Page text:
In the creeds, we profess our belief in ONE holy, catholic, and apostolic Church. In our present circumstances, however, it takes a tremendous amount of imagination to make that statement. In the New Testament itself, we read of division in the church, of jealousy and rivalry and competing ministries. In the fourth century, more than a few cities had two bishops, neither one recognizing the other. In the eleventh century, there was the Great Schism that divided east from west. Even today, the Pope can’t visit Greece without arousing all kinds of hurt feelings from that schism of nearly a thousand years ago. In the sixteenth century, the western half of the church was dashed on the rocks of the Protestant Reformation, starting a chain reaction of division that is still growing in size and intensity. Today, the number of distinct Christian denominations numbers in—are you ready for this?—distinct Christian denominations number in the hundreds of thousands.

It is in such an environment, such a context, that we encounter the long and poignant prayer offered by Jesus on the eve of his death, and recorded for us in St John’s gospel. It is known as the “High Priestly” prayer, because, in it, Jesus intercedes with his Father as a priest on behalf of us, his people. And the one thing he prays for, above all else, is the unity of the church. But he has a very specific purpose in this request: “I do not pray for these only...” —in other words. it’s not just for the sake of the church’s members that he prays for the church— “I do not pray for these only, but also for those who believe in me through their word, that they may all be one; even as you, Father, are in me, and I in you, that they may also be in us, that the world may believe that you have sent me.”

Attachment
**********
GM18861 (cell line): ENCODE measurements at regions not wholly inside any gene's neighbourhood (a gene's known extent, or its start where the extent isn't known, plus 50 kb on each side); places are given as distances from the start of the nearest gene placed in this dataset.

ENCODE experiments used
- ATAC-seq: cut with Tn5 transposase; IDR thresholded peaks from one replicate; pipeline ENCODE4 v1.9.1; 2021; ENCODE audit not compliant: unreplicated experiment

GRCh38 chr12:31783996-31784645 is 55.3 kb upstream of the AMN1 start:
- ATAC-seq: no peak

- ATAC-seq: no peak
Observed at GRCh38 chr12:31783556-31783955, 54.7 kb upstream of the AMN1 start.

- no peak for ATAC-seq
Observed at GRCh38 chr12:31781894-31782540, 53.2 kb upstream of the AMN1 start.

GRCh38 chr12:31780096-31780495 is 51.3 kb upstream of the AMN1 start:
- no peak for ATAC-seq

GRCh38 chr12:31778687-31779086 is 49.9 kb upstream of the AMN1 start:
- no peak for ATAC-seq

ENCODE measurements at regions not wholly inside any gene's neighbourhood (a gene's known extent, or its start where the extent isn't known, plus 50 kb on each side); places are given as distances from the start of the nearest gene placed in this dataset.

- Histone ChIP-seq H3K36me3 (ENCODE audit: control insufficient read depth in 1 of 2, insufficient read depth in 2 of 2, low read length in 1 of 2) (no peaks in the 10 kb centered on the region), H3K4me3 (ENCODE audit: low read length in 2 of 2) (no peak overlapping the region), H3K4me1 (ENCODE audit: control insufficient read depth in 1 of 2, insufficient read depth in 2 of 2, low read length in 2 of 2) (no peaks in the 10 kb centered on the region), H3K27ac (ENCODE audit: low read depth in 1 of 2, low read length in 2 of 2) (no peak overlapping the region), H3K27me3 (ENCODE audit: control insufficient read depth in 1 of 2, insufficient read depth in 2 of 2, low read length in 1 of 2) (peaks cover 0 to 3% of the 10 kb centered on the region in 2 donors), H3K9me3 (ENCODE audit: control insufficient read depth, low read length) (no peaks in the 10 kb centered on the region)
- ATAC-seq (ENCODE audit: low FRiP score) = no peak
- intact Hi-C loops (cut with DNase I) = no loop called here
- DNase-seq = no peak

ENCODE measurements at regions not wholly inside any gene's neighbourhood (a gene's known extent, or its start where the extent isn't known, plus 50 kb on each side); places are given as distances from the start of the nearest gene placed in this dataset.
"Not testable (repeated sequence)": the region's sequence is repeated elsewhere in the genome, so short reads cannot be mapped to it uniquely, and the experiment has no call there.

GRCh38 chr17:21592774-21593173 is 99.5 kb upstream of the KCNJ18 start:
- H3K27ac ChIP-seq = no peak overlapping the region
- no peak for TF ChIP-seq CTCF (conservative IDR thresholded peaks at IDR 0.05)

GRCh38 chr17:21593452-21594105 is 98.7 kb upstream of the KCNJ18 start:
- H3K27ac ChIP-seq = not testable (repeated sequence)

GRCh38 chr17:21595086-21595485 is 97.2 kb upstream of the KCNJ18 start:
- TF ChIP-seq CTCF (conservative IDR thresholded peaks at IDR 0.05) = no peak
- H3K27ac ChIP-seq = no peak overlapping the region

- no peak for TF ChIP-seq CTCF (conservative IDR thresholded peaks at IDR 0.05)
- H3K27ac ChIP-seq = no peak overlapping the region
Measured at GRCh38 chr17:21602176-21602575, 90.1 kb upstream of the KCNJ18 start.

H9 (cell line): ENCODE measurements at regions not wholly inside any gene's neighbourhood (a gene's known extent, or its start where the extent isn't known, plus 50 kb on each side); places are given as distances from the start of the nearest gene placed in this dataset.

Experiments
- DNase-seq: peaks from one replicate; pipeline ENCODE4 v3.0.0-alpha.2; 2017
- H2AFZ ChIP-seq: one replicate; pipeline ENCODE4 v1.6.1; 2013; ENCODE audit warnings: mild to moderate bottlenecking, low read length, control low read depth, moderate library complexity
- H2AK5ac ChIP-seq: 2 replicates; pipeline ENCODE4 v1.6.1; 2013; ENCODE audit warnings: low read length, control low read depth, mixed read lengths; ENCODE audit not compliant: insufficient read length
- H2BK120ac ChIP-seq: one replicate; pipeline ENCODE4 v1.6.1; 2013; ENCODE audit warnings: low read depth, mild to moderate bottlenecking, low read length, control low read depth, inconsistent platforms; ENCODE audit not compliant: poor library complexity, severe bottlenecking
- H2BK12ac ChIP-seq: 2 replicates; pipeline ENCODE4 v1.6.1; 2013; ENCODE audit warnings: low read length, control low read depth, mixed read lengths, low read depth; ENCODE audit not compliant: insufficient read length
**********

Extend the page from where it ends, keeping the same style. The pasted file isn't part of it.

Jesus is quite clear here—is he not?—that the Church exists primarily for the sake of those who are not yet part of the Church. Outreach in evangelism and service are not ancillary to the church’s mission; they are the church’s mission. Most of us know this intellectually, but it’s a challenge to put into practice. When considering a change in parish program, clergy and vestry members and program leaders are more apt to ask, “What will the members think?”, rather than “What will most effectively advance our mission?” For clergy in particular, it takes some degree of courage to begin to treat parishioners as co-laborers, members of the same team, with a common objective, and a disciplined attitude in pursuit of that objective. Too often, it is an irresistible temptation to revert to a mental model in which parishioners are clients in need of professional services, as passengers on a cruise ship, rather than as crew members. Even more damaging is the model which we so easily import from our secular experience, in which the Church is seen as a voluntary association which we can join and unjoin—or go “inactive”— as we see fit, much like a fraternity or sorority or service club or lodge or sports program. Only the church generally makes fewer demands than such organizations!

What Jesus is telling us, however, through his high-priestly prayer, is that God’s loving disposition toward mankind is clearly revealed to the precise extent that the Church is One—united as a highly-disciplined and well-trained army in the pursuit of an unambiguous objective. To the extent—and we have to admit, for the time being, it’s only a partial extent—to the extent that the Church manifests concrete, visible unity, our witness to the world has integrity and power. In Eucharistic Prayer ‘D’, we ask God, on behalf of His holy catholic Church, to “reveal its unity.”